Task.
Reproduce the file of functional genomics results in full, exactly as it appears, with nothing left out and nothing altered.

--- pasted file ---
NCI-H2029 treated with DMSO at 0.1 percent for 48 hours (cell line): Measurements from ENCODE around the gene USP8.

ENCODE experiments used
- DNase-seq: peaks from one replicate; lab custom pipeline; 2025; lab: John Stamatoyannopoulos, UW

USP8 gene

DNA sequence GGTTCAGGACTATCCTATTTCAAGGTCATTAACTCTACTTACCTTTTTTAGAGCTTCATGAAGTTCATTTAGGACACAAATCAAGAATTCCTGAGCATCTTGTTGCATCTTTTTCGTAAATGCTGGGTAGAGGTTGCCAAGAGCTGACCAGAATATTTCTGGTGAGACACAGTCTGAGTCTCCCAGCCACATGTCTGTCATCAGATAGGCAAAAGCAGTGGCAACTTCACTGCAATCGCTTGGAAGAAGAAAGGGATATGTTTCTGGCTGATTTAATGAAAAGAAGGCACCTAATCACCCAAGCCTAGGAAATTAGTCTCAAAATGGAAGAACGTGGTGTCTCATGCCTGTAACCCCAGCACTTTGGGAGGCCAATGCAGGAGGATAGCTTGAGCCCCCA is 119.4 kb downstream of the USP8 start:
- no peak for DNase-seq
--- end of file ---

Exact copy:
NCI-H2029 treated with DMSO at 0.1 percent for 48 hours (cell line): Measurements from ENCODE around the gene USP8.

ENCODE experiments used
- DNase-seq: peaks from one replicate; lab custom pipeline; 2025; lab: John Stamatoyannopoulos, UW

USP8 gene

DNA sequence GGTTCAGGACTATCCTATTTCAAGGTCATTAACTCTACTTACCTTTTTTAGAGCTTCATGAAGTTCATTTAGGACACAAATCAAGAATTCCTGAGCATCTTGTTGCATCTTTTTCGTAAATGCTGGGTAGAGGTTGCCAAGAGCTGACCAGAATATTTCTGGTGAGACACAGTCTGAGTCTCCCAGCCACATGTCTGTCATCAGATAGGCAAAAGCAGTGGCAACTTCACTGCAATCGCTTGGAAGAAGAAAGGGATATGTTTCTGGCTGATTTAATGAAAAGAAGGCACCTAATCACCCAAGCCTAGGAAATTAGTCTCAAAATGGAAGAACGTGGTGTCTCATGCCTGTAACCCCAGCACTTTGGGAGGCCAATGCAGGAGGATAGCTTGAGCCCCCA is 119.4 kb downstream of the USP8 start:
- no peak for DNase-seq